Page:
The story of how I applied at Spotify.
What would be your dream job ?
As we spend most of our days at work, having the opportunity to do something that gives meaning to our lives is priceless. For some people, it’s about building their own business. I find that amazing and if it’s your case I wish you all success in the world!
But if you are dreaming about getting a job at Disney, Tesla or Apple, guess what : it is possible. For real. What follows is my attempt to help you by telling you the story of how I applied to Spotify.
Disclaimer : If you find any interesting idea below, please steal it.
This story starts in August 2017. I had to find an internship to end my studies in marketing and communication. Many of my friends already had interviews scheduled by that time but I still had not even a single idea about where to apply.
Eventually I took a piece of paper and managed to map out what a great workplace meant for me. Great human values, the opportunity to learn a lot, a sense of true mission — not a what-do-I-write-under-mission one. This exercise led me to think about Spotify.
Now, be willing to get an internship at Spotify is kind of cute. Getting it is another story. Spotify is hugely popular, I knew nobody there, hadn’t much relevant experience and there even was no open places for marketing internships. Honestly, I doubted there was any rational reason to even try this.
There is a famous quote from a french movie titled “French Fried Vacation 2” (“Les bronzés font du ski”) that says
Forget that you have no chance. Go on, just do it. We never know, on a misunderstanding it can work.
Basically, that was the strategy. I had no idea how I could possibly reach my goal. So I just started with the basic stuff, hoping that an idea would come up.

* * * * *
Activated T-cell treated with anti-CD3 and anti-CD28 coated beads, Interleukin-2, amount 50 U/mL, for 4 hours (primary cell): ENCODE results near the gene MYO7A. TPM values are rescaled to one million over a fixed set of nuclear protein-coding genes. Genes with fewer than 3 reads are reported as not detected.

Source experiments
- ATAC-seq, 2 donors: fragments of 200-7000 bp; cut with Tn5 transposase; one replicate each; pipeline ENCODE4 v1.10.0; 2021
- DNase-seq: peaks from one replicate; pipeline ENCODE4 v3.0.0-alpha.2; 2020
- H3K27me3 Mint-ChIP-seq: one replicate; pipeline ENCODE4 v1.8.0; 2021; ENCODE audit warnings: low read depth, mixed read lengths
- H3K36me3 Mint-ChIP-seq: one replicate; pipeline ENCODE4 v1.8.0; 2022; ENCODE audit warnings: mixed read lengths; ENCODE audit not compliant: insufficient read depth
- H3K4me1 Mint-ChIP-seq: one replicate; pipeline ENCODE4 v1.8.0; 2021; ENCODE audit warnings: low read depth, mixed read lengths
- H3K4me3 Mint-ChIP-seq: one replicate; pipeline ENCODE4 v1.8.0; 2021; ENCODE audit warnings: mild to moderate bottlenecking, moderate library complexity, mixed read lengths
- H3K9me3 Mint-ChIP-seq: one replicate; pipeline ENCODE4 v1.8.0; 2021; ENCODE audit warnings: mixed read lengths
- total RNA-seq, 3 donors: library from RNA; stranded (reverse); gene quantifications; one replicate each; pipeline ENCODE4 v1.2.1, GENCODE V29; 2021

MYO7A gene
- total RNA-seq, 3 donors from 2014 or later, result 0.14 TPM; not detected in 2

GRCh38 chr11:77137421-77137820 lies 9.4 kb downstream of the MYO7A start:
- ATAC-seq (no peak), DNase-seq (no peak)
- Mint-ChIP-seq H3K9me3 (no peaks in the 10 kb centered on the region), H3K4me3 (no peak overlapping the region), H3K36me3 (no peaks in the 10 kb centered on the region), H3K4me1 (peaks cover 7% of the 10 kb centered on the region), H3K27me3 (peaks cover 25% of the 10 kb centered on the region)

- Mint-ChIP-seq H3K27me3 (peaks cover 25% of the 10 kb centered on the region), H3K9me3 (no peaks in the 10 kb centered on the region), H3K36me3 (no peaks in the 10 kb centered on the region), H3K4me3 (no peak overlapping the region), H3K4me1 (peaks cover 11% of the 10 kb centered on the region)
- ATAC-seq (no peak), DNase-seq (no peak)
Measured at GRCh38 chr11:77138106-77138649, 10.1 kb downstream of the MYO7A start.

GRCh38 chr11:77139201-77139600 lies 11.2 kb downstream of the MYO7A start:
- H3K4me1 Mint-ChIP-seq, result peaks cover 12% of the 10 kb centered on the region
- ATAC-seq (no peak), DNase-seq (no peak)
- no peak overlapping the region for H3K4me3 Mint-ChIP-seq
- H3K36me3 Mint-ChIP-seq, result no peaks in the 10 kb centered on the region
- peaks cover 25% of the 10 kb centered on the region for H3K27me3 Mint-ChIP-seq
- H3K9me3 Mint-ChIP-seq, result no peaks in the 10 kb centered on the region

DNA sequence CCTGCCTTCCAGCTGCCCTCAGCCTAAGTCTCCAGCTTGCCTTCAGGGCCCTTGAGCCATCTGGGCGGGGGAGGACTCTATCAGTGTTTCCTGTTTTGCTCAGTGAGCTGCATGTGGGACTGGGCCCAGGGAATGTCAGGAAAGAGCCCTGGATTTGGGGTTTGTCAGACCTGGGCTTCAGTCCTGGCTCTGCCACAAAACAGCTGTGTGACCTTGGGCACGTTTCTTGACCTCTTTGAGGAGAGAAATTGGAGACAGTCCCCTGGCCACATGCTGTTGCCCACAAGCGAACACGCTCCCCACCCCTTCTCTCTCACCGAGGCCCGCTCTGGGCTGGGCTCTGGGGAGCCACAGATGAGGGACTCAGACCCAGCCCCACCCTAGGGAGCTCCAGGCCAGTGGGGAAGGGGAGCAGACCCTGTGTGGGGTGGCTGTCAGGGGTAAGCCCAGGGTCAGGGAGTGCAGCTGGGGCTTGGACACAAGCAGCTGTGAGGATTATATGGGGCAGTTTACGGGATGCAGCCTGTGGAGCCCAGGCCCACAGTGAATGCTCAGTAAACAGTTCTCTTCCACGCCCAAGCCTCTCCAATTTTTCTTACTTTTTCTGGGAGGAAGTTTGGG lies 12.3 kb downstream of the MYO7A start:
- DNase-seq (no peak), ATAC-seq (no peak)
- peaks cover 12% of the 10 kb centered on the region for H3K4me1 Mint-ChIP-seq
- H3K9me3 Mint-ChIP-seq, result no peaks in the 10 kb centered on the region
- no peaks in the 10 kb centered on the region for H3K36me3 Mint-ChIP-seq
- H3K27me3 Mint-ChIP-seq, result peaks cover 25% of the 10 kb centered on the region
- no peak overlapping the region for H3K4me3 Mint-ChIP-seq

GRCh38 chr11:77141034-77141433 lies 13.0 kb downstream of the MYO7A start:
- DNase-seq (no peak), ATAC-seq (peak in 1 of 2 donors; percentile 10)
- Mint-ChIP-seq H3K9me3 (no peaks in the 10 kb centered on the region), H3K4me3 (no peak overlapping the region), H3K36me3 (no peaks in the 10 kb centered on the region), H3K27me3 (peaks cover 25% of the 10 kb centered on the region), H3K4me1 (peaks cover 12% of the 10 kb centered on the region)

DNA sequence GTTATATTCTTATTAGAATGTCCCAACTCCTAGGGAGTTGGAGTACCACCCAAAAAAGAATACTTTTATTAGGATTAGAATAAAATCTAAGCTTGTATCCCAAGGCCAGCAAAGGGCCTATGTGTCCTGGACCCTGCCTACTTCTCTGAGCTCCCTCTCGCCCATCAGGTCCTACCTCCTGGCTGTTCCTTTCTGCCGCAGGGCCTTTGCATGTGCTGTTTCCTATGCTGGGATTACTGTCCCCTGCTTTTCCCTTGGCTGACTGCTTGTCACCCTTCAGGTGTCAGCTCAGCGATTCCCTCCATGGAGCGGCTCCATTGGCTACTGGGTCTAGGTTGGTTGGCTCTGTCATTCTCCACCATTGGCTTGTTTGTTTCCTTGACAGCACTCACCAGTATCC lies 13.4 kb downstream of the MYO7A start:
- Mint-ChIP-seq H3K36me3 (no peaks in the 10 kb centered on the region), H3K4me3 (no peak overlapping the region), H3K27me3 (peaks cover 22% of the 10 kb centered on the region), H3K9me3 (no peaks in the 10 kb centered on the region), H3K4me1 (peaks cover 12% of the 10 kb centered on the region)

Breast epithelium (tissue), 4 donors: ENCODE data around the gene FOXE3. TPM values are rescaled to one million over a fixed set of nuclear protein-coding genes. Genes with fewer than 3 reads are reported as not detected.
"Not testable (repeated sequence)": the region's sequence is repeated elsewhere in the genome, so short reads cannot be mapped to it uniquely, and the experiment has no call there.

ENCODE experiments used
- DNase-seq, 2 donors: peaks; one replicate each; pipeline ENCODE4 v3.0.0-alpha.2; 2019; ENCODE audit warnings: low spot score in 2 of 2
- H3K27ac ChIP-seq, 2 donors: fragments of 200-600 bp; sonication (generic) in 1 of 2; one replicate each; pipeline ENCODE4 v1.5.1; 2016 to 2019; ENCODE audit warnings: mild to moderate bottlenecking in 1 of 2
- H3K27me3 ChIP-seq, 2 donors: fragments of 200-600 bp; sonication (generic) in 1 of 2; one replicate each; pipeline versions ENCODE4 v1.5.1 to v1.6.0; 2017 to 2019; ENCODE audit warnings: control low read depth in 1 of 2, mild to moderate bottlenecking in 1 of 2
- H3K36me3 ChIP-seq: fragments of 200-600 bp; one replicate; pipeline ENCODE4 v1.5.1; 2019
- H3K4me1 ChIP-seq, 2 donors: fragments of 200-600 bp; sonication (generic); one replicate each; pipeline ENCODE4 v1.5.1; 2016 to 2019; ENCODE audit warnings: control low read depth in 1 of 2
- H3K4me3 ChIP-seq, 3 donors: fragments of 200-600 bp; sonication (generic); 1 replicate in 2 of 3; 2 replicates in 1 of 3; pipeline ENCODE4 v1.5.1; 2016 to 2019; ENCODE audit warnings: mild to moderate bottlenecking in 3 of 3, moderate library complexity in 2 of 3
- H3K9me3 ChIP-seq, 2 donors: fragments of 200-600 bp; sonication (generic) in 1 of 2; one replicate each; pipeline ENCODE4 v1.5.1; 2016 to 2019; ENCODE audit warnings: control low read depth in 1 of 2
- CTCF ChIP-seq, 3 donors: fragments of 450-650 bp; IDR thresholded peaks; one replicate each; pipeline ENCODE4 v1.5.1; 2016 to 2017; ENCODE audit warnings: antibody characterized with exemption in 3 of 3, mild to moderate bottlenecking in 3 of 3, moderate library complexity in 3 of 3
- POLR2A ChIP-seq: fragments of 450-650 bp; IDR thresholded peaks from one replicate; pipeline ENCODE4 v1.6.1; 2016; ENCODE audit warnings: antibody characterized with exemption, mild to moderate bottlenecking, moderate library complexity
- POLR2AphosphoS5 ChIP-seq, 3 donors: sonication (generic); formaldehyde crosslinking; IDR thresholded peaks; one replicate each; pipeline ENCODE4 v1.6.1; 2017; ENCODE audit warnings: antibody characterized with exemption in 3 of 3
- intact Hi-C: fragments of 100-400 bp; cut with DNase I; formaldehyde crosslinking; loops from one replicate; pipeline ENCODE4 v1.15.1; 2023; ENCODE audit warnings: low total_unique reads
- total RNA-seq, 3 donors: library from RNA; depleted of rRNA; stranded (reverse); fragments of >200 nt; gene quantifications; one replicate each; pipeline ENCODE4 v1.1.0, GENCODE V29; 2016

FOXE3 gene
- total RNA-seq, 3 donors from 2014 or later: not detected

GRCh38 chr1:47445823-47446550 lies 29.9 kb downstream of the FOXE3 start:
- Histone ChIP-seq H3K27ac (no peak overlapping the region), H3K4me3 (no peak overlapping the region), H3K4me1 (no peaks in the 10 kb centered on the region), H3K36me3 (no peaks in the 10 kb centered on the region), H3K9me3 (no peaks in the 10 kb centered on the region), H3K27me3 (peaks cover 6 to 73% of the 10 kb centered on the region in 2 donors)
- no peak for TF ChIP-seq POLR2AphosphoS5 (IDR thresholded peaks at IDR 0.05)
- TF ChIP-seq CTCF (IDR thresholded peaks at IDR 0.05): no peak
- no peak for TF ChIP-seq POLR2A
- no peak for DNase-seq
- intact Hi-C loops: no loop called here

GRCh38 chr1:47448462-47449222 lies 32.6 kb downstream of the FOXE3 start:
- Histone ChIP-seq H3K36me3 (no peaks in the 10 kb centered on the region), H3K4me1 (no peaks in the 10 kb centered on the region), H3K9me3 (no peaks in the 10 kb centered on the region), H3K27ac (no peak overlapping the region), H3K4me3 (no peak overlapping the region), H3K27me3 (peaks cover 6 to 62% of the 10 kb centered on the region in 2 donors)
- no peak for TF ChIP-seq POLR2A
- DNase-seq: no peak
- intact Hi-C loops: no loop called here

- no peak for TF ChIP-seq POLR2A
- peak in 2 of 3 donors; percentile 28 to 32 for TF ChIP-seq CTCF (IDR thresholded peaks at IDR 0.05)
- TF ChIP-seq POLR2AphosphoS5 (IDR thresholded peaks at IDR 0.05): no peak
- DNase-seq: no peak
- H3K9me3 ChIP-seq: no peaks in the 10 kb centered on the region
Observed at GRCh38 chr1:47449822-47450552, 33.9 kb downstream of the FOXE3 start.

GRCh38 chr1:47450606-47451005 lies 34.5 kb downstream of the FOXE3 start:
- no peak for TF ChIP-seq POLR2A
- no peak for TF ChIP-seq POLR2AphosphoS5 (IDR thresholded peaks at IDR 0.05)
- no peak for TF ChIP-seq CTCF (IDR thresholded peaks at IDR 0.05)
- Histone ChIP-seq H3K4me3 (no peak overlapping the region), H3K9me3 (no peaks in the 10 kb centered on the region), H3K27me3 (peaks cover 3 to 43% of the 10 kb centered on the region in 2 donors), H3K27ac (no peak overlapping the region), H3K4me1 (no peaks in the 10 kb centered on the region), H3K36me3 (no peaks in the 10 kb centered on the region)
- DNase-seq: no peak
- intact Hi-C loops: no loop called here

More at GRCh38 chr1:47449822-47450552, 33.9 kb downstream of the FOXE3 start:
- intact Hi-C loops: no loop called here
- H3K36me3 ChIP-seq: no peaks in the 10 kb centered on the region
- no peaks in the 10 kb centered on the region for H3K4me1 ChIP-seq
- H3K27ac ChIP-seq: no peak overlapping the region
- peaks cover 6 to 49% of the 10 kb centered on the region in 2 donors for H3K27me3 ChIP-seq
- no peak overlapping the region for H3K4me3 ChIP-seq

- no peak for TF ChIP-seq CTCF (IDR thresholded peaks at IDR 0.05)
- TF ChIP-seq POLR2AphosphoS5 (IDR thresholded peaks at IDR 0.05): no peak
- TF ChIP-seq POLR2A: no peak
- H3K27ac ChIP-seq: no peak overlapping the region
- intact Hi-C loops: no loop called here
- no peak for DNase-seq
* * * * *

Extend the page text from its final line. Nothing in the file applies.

I reviewed Spotify’s requirements for marketing jobs and put together a tailored version of my resume, wrote a first cover letter draft, checked my Linkedin profile and internet presence etc.
A First idea
A first idea came out while I was reviewing my cover letter draft : an audio resume, sent to Spotify through Spotify. How cool is that ? I asked Google if the idea was realistic and discovered Distrokid, a [?] that puts audio files — aka music — onto Spotify quickly and cheaply. It was realistic.
Suddenly, everything seemed possible. I was already feeling like the king when, after cogitating some more, I disenchanted a bit. First, I bet Spotify already receives hundreds of such audio resumes. But second, it actually felt more like a “hey, look what I did”-ish idea. So, back to zero.
After trashing that first idea, I deciced to focus on bringing value to Spotify rather than making something cool. It seemed to me that Spotify’s marketing strategy relies much on word of mouth. Meaning, among others, share rates. So insights on how to improve those share rates should be really valuable.
Soon enough, I learned a lot more about Spotify’s sharing features, put together an online survey on what, when, how, where, why and with whom Spotify users share, published it everywhere and got 219 answers.
I then translated the data into a readable summary called “Why Spotify users don’t share more?” — negative titles get more attention — with graphics and TL;DRs, and pointed out 5 key insights for Spotify to improve their share rates.
Now that I had value to bring to Spotify, I needed to deliver it. That part was very exciting because I was applying for a marketing and communication internship. So it was my opportunity to show them — not only tell them — that I’m good at it.